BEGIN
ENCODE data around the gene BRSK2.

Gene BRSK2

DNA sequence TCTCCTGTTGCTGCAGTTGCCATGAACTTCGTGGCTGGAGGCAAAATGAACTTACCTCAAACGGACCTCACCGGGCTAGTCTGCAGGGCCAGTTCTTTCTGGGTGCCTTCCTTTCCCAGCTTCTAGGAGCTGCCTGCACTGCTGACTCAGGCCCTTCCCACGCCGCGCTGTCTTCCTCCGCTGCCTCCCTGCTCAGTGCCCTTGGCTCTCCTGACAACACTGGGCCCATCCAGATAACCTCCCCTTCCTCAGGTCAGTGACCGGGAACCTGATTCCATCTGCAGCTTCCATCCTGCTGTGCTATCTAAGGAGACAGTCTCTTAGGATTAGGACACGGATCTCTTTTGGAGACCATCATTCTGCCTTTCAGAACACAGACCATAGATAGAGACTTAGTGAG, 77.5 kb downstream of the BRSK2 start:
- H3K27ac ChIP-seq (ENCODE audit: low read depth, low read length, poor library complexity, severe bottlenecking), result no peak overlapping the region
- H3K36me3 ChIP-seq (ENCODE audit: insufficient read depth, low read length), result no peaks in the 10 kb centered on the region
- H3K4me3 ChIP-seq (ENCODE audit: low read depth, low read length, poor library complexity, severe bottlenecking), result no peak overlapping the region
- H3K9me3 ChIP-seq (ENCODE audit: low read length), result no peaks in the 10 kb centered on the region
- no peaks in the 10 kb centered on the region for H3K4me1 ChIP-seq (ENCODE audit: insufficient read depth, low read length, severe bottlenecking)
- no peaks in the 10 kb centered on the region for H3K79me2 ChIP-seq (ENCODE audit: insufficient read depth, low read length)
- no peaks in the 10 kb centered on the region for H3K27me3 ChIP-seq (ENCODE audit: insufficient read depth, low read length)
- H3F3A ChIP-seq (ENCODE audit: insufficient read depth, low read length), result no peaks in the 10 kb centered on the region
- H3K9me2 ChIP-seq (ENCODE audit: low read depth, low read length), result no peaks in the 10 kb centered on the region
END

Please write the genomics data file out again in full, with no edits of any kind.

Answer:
ENCODE data around the gene BRSK2.

Gene BRSK2

DNA sequence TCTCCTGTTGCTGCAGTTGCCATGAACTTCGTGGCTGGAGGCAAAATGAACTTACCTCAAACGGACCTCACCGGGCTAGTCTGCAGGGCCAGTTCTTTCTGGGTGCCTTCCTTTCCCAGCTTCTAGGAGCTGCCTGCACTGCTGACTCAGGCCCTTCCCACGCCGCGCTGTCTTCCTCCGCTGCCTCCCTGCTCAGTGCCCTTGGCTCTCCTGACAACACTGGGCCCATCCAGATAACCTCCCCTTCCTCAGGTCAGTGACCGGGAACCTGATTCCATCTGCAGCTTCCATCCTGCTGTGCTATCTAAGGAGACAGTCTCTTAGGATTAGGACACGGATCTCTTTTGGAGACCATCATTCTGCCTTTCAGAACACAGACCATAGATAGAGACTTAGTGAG, 77.5 kb downstream of the BRSK2 start:
- H3K27ac ChIP-seq (ENCODE audit: low read depth, low read length, poor library complexity, severe bottlenecking), result no peak overlapping the region
- H3K36me3 ChIP-seq (ENCODE audit: insufficient read depth, low read length), result no peaks in the 10 kb centered on the region
- H3K4me3 ChIP-seq (ENCODE audit: low read depth, low read length, poor library complexity, severe bottlenecking), result no peak overlapping the region
- H3K9me3 ChIP-seq (ENCODE audit: low read length), result no peaks in the 10 kb centered on the region
- no peaks in the 10 kb centered on the region for H3K4me1 ChIP-seq (ENCODE audit: insufficient read depth, low read length, severe bottlenecking)
- no peaks in the 10 kb centered on the region for H3K79me2 ChIP-seq (ENCODE audit: insufficient read depth, low read length)
- no peaks in the 10 kb centered on the region for H3K27me3 ChIP-seq (ENCODE audit: insufficient read depth, low read length)
- H3F3A ChIP-seq (ENCODE audit: insufficient read depth, low read length), result no peaks in the 10 kb centered on the region
- H3K9me2 ChIP-seq (ENCODE audit: low read depth, low read length), result no peaks in the 10 kb centered on the region